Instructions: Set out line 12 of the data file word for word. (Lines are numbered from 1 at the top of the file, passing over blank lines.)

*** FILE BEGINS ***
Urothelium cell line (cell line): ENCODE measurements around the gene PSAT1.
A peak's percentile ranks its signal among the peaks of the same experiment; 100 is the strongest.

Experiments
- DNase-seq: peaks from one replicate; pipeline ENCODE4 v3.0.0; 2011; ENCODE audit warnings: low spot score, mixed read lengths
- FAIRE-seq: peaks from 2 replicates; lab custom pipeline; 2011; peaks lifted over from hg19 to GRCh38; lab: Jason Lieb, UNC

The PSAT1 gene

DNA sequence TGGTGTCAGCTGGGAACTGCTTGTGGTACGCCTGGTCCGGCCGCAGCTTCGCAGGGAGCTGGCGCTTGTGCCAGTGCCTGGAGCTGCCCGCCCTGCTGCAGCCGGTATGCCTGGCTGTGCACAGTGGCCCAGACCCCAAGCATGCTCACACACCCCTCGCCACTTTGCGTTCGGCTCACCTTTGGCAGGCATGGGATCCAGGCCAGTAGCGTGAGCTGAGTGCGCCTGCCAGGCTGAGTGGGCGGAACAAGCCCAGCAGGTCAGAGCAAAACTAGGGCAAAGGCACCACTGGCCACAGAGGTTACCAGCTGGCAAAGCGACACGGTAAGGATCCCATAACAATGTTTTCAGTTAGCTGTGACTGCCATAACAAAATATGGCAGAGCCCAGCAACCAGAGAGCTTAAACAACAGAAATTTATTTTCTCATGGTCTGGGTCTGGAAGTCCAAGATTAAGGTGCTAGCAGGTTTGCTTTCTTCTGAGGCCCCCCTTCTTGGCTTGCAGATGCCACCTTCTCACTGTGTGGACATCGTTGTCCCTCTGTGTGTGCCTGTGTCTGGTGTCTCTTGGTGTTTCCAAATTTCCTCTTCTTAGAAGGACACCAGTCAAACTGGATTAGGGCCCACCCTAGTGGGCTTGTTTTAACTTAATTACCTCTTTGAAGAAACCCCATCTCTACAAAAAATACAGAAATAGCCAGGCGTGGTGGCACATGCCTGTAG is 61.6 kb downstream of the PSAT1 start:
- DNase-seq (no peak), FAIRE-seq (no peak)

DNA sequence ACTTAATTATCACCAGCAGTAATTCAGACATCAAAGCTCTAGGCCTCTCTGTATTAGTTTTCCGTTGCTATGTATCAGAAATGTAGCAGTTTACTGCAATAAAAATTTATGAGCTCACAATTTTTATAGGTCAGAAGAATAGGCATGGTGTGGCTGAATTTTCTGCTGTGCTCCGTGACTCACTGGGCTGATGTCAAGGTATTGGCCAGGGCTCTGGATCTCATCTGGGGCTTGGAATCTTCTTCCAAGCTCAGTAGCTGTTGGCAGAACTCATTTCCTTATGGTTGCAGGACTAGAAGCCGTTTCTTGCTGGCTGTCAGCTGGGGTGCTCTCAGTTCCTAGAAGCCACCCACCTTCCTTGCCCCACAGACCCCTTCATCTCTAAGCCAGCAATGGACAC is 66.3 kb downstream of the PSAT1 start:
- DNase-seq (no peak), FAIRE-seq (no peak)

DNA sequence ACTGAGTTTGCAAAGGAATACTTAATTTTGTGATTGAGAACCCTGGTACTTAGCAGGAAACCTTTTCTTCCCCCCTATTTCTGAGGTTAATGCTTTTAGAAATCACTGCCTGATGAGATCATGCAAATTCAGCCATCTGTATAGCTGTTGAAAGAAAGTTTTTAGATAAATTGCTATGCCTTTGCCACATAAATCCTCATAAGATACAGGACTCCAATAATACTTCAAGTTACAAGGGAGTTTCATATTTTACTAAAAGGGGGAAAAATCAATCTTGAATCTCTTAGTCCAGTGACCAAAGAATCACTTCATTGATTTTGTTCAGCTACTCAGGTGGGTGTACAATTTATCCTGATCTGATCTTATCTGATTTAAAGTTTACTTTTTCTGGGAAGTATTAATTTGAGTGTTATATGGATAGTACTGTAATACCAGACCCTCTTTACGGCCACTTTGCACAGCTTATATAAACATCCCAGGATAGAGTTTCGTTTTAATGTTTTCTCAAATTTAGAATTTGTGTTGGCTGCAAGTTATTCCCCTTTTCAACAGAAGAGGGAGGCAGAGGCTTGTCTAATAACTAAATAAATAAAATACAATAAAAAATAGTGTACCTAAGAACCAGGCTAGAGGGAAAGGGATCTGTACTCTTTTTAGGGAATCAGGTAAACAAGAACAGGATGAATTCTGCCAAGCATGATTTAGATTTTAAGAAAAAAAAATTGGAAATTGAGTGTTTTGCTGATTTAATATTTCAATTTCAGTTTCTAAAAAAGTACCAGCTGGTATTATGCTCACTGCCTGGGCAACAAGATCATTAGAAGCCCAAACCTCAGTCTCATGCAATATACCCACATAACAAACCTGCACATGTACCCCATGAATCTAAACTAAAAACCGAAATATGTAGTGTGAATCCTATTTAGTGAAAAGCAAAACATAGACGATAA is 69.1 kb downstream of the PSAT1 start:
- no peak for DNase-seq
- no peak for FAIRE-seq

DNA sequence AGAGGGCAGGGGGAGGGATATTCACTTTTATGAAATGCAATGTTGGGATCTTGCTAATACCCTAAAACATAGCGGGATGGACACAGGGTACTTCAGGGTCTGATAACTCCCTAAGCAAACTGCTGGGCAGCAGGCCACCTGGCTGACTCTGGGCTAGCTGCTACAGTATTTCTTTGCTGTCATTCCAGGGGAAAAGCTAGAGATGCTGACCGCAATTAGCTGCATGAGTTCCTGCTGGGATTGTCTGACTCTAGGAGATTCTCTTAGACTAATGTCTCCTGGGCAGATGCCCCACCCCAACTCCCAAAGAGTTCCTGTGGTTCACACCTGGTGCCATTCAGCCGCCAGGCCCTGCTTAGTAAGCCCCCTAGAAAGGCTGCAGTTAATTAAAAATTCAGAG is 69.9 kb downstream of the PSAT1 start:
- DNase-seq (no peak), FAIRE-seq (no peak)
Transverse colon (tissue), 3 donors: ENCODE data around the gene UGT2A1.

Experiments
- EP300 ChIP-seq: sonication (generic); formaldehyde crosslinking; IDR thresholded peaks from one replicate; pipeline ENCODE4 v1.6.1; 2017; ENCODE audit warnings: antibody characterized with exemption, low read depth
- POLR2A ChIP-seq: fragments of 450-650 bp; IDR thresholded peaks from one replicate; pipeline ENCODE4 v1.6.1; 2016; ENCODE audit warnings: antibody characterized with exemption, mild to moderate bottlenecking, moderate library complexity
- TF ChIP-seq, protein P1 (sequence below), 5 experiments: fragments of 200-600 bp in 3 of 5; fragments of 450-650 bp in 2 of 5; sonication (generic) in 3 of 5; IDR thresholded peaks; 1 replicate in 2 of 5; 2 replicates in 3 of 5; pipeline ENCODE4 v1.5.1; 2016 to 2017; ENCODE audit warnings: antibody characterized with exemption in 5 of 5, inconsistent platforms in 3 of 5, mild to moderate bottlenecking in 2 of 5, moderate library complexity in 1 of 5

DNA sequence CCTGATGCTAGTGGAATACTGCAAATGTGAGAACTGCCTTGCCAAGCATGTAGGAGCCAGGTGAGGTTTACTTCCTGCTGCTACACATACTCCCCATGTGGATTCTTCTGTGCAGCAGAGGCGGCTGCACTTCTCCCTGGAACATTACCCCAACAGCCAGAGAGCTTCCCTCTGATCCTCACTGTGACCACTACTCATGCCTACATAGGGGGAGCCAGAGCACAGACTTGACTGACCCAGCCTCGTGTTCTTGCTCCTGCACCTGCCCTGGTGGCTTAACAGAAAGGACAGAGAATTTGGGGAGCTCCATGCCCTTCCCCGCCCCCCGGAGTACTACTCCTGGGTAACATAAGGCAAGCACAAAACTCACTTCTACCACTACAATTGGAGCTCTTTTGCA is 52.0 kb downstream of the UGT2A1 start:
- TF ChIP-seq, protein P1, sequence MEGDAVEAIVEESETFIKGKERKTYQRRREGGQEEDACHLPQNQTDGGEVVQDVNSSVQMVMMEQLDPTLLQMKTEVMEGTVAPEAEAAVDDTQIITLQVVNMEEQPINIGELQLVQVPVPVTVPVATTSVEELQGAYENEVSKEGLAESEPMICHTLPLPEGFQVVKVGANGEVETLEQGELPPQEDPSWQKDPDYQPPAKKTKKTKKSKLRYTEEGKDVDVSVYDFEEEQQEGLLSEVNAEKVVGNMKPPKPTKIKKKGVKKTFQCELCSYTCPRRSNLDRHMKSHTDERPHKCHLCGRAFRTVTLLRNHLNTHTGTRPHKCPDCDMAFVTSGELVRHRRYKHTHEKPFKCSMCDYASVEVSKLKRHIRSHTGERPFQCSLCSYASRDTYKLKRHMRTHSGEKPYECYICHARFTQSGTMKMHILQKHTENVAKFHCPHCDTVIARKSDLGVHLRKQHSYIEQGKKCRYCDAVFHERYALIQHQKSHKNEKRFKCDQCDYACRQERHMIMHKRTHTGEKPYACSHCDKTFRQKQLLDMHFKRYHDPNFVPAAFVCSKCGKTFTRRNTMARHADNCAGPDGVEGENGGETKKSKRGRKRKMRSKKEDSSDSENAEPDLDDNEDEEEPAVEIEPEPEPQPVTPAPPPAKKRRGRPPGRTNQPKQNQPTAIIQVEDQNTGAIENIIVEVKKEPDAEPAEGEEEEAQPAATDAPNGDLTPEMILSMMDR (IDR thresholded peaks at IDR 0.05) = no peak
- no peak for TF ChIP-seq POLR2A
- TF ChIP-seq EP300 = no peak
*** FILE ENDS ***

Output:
- no peak for DNase-seq